Tag Archives: ego

Self Importance – false or true?

man-sunglasses

Where’s the spotlight

As I sit in the United Club in Chicago O’Hare Airport, it’s hard not to notice some of the people sitting around me. Almost everyone can hear their cell phone conversations as they try to close the last deal on a Friday. Or we are distracted by the guy at the bar who announces how this is his “last beer in the U.S.A. for three weeks” before he heads to China.

Unfortunately in such an environment, it’s hard not to get sucked into these valiant displays of importance. “Wow,’” is generally our initial reaction before we see the behavior for what it really is.

What really is important?

Often, because of the preconceptions of society, we allow ourselves to get sucked into definitions of who we should be, rather than who we really are and who we want to be. In doing this, we attach all sorts of symbols and meanings to our definitions of self. For example, when we are asked, “what do you do?” we respond with our job or title. In doing this we are in fact attempting to create a sense of self-importance, as aligned to what we believe society wants us to be. And in doing this, we unfortunately lose our true sense of self, instead trivializing it with a lesser definition.

Being an identity of true importance

As I watch the sales guy stand up, slipping on his Ray Bands in doors before puffing out his chest. And as I watch the guy heading to China who in fact appears beneath the surface to be quite a lonely individual, I can’t help but wonder: ‘What if, we each were able to distil what is truly important, not in terms of what we do, but instead of what impact we have?’ Surely then we begin to form an identity of true importance focused on how we contribute to society, rather than how we take from it, using the preconceptions to ‘prop-up’ the insecurities we have instead of being who we truly can be. Surely this is what we mean by living with purpose.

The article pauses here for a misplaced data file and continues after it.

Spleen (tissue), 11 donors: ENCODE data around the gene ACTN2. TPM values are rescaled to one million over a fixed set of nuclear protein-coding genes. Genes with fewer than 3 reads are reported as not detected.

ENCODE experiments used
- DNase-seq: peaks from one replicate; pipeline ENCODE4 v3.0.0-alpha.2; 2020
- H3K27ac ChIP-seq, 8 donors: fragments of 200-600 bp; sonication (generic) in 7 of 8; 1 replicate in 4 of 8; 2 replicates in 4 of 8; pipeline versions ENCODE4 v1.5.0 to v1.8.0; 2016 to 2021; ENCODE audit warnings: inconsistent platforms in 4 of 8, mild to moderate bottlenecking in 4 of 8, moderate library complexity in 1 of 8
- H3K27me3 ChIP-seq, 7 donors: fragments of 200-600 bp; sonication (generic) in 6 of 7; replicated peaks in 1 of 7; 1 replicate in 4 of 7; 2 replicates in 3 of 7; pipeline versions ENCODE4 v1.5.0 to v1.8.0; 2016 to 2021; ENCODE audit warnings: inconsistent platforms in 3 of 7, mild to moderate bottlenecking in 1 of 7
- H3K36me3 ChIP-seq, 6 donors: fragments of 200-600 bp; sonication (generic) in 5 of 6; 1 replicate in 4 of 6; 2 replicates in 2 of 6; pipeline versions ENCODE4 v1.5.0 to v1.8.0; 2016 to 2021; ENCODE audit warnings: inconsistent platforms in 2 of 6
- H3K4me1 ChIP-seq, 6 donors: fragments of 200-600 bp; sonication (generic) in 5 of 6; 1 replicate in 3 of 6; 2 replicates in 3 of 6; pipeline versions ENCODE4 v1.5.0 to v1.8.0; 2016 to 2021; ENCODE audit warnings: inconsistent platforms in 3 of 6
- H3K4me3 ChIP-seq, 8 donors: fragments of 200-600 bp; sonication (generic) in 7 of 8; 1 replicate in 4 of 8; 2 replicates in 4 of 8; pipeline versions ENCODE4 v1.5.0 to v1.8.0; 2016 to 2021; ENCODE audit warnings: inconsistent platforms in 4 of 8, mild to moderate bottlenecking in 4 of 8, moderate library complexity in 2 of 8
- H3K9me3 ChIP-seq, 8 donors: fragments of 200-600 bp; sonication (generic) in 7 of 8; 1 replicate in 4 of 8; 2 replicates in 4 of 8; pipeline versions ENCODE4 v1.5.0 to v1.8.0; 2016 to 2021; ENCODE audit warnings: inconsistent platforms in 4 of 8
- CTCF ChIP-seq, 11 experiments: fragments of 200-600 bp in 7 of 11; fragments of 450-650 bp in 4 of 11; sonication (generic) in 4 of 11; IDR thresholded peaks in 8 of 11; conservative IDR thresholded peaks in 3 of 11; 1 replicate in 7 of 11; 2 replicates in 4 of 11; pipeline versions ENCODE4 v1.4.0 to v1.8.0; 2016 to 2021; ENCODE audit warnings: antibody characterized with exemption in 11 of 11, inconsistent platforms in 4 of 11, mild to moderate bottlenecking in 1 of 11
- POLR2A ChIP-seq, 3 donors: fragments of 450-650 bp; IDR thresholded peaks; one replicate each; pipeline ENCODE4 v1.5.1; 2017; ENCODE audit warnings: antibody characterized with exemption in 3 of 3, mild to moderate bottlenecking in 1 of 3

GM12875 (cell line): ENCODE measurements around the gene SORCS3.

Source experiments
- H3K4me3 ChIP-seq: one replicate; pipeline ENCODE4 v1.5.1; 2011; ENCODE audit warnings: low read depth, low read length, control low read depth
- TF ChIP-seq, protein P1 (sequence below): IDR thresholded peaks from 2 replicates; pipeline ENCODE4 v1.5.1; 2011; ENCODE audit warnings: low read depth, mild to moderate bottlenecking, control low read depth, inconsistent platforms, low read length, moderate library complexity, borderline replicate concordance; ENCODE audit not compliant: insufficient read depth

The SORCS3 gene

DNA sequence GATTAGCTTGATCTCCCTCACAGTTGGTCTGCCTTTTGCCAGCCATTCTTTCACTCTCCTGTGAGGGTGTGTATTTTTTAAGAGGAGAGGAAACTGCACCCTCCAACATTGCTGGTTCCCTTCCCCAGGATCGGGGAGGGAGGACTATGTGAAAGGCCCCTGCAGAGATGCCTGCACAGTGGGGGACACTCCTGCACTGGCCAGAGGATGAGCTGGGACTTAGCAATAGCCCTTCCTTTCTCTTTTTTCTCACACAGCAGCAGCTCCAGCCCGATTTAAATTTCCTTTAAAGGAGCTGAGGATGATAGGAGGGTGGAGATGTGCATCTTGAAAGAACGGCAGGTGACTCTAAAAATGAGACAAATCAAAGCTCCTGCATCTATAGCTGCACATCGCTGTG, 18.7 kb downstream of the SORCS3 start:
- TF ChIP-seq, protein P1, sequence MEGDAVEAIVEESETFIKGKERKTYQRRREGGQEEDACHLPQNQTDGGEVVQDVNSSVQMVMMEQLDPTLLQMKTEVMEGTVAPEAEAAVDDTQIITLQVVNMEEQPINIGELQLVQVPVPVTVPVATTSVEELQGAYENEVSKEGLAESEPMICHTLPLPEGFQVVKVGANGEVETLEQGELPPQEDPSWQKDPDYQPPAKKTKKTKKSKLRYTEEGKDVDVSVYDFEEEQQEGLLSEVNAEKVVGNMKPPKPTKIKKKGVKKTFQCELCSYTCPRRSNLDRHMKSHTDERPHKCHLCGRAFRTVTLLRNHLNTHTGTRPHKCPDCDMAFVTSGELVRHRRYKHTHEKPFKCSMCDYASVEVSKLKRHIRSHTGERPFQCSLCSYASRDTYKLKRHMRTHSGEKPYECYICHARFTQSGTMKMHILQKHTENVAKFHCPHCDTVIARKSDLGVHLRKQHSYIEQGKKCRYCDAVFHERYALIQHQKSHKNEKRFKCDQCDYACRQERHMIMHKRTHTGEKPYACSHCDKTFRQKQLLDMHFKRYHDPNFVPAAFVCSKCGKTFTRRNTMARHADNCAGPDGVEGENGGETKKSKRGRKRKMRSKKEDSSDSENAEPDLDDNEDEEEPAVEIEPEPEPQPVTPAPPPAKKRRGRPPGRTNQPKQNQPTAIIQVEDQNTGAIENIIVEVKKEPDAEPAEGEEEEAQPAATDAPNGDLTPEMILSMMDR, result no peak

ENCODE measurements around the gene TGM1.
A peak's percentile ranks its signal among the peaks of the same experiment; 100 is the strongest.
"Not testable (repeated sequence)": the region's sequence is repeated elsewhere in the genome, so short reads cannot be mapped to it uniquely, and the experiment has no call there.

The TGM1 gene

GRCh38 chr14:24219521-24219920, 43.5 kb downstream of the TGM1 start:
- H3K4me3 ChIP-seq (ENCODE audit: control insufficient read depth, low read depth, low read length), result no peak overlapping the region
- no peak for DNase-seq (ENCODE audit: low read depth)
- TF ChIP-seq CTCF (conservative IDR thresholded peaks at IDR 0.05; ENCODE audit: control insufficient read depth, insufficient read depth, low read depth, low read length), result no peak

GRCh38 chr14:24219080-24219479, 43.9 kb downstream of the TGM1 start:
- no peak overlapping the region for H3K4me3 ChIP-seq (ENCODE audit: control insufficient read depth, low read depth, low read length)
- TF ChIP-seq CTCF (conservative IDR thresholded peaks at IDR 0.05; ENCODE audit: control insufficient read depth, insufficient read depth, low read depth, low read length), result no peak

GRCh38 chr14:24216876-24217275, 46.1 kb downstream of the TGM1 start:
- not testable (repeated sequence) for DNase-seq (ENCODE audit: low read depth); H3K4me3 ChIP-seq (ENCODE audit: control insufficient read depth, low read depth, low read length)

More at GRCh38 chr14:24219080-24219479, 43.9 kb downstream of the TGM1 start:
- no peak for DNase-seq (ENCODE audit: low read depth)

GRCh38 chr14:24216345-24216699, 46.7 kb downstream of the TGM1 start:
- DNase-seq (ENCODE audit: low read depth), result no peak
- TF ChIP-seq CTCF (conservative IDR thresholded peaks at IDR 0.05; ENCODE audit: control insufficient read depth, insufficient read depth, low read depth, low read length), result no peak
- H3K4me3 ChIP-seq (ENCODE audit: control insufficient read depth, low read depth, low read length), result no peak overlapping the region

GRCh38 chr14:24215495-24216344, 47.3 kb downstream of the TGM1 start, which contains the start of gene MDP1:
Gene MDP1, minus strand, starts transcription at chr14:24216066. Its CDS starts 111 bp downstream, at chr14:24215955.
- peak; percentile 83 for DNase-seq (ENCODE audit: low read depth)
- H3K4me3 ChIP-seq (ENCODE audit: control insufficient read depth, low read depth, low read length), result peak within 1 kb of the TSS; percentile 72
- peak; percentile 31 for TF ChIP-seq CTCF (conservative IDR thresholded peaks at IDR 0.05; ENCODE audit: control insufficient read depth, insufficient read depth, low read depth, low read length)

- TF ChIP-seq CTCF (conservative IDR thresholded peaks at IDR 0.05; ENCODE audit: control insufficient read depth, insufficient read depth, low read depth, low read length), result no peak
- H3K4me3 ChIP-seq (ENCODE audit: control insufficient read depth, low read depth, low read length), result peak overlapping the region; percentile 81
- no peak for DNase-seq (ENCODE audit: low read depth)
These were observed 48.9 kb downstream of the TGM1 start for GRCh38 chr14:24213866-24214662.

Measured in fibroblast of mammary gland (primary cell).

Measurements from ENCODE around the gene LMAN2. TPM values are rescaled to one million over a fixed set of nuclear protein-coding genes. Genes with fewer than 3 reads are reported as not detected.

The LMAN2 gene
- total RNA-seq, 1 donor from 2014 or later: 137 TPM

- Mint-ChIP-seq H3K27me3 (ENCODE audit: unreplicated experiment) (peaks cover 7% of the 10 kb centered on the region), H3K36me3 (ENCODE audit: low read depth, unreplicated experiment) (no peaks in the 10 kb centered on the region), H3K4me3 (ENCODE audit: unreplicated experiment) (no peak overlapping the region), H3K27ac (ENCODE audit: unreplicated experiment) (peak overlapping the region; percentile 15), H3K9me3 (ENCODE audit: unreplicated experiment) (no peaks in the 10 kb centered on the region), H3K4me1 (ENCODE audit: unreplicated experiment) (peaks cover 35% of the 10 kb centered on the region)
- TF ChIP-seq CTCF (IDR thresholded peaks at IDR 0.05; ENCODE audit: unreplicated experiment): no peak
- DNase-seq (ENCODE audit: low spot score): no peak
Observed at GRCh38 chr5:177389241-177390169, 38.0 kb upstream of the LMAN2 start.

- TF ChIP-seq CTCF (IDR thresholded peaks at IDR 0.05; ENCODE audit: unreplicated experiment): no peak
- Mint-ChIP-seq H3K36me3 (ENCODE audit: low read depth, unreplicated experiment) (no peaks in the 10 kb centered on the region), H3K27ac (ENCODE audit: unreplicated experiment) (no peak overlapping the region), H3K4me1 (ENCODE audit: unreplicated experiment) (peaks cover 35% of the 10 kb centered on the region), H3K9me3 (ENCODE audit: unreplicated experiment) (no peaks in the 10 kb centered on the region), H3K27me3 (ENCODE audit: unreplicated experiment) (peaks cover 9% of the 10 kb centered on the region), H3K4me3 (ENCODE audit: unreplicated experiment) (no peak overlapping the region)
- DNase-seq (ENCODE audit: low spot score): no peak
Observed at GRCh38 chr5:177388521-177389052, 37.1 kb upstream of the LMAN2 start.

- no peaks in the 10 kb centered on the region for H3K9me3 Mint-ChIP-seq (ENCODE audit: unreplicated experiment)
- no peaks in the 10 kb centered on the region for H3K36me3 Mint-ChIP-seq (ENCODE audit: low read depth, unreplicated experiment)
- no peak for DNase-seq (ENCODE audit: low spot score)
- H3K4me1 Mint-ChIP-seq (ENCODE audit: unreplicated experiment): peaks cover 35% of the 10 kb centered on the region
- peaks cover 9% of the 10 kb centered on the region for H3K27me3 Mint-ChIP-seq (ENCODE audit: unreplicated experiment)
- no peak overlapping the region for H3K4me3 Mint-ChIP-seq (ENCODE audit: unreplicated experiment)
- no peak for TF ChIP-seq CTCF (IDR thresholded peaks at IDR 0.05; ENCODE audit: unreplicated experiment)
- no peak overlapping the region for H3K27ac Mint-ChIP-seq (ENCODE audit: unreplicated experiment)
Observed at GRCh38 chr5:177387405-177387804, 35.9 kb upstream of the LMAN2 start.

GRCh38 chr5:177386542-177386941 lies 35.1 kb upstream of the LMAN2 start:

(Image care of 2magazineonline.com)

The Paradox of Happiness – Part 2

Purpose = Happiness

The paradox of happiness tells us that to achieve the happiness we each deeply desire we must at the same time be both selfish (focusing on gaining fulfilment) and selfless (focus on giving to others). As with any paradox however, this creates tension. And with tension, comes discomfort. But unlike many other times when we experience discomfort in our lives, this is not one where we should seek to resolve it as quickly as we can by choosing one side over the other. Instead, we must learn to use the paradox and the tension it creates.

Using the Paradox = Learning to Serve!

To use the paradox of happiness it’s critical to realise that the tension it creates is what gives us life – it brings an energy and focus to our existence, which helps us achieve all we desire.  However, to use the paradox of happiness we must be simultaneously selfish and selfless, but at a deeper level than we have ever considered. And to do this, we must:

Learn to Serve! 

Learning to serve means learning to transcend the self-grasping aspects of our own ego and instead reach a deeper level of existence by focusing on the fundamental human needs that each of us have. That is, at the very core of who we are has humans, we each desire to fulfil our potential – to be all we truly can be as humans. And this includes loving and being loved, as connected and flowing parts to the universe. However, often our deeper fundamental human needs are buried under the fears and insecurities perpetuated by our ego.